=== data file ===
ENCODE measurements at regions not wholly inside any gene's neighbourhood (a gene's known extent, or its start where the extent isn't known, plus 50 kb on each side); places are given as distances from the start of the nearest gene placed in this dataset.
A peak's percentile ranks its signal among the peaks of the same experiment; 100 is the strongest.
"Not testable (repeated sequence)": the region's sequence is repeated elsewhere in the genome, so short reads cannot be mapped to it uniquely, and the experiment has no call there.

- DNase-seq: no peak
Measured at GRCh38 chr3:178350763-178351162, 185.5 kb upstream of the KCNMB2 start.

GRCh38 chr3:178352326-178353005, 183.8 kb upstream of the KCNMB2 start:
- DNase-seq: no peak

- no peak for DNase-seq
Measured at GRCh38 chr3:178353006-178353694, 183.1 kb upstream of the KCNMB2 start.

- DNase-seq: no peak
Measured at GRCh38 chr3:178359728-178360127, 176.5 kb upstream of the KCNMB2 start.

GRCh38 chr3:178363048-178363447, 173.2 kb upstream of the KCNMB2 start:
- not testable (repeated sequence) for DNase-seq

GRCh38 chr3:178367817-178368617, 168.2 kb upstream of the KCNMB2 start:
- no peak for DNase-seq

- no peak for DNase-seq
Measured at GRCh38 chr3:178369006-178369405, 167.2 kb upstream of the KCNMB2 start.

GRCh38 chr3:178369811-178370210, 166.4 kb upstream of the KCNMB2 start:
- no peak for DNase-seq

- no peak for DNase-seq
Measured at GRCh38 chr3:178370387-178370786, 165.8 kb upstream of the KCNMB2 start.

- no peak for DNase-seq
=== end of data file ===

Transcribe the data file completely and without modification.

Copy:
ENCODE measurements at regions not wholly inside any gene's neighbourhood (a gene's known extent, or its start where the extent isn't known, plus 50 kb on each side); places are given as distances from the start of the nearest gene placed in this dataset.
A peak's percentile ranks its signal among the peaks of the same experiment; 100 is the strongest.
"Not testable (repeated sequence)": the region's sequence is repeated elsewhere in the genome, so short reads cannot be mapped to it uniquely, and the experiment has no call there.

- DNase-seq: no peak
Measured at GRCh38 chr3:178350763-178351162, 185.5 kb upstream of the KCNMB2 start.

GRCh38 chr3:178352326-178353005, 183.8 kb upstream of the KCNMB2 start:
- DNase-seq: no peak

- no peak for DNase-seq
Measured at GRCh38 chr3:178353006-178353694, 183.1 kb upstream of the KCNMB2 start.

- DNase-seq: no peak
Measured at GRCh38 chr3:178359728-178360127, 176.5 kb upstream of the KCNMB2 start.

GRCh38 chr3:178363048-178363447, 173.2 kb upstream of the KCNMB2 start:
- not testable (repeated sequence) for DNase-seq

GRCh38 chr3:178367817-178368617, 168.2 kb upstream of the KCNMB2 start:
- no peak for DNase-seq

- no peak for DNase-seq
Measured at GRCh38 chr3:178369006-178369405, 167.2 kb upstream of the KCNMB2 start.

GRCh38 chr3:178369811-178370210, 166.4 kb upstream of the KCNMB2 start:
- no peak for DNase-seq

- no peak for DNase-seq
Measured at GRCh38 chr3:178370387-178370786, 165.8 kb upstream of the KCNMB2 start.

- no peak for DNase-seq